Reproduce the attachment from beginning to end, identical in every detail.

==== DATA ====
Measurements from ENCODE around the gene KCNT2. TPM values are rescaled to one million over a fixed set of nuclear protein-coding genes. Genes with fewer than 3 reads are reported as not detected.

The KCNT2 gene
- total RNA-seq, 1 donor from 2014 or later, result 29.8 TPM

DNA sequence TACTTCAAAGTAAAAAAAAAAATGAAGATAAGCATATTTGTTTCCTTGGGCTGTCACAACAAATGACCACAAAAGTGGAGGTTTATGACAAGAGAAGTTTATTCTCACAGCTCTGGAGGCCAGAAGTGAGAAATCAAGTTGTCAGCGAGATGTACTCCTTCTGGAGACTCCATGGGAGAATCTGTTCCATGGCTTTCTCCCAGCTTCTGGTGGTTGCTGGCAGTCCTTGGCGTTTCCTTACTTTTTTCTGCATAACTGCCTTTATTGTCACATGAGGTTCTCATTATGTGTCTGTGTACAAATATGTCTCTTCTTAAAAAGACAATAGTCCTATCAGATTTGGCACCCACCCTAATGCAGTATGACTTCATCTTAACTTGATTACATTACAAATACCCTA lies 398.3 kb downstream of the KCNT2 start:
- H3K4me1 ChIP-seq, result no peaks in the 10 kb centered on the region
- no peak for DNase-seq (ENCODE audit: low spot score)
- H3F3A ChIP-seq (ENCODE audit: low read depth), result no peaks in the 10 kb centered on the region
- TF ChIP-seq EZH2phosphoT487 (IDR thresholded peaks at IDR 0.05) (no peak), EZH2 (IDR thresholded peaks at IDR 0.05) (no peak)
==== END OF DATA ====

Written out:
Measurements from ENCODE around the gene KCNT2. TPM values are rescaled to one million over a fixed set of nuclear protein-coding genes. Genes with fewer than 3 reads are reported as not detected.

The KCNT2 gene
- total RNA-seq, 1 donor from 2014 or later, result 29.8 TPM

DNA sequence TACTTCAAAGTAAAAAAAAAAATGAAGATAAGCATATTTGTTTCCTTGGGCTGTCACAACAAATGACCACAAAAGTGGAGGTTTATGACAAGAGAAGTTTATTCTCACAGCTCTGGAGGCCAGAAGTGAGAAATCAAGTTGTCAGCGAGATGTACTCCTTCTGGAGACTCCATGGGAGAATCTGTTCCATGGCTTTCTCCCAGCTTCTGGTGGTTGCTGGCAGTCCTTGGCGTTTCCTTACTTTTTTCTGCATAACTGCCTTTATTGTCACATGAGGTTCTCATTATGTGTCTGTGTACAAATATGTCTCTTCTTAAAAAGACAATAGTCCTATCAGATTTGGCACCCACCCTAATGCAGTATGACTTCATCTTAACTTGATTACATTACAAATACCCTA lies 398.3 kb downstream of the KCNT2 start:
- H3K4me1 ChIP-seq, result no peaks in the 10 kb centered on the region
- no peak for DNase-seq (ENCODE audit: low spot score)
- H3F3A ChIP-seq (ENCODE audit: low read depth), result no peaks in the 10 kb centered on the region
- TF ChIP-seq EZH2phosphoT487 (IDR thresholded peaks at IDR 0.05) (no peak), EZH2 (IDR thresholded peaks at IDR 0.05) (no peak)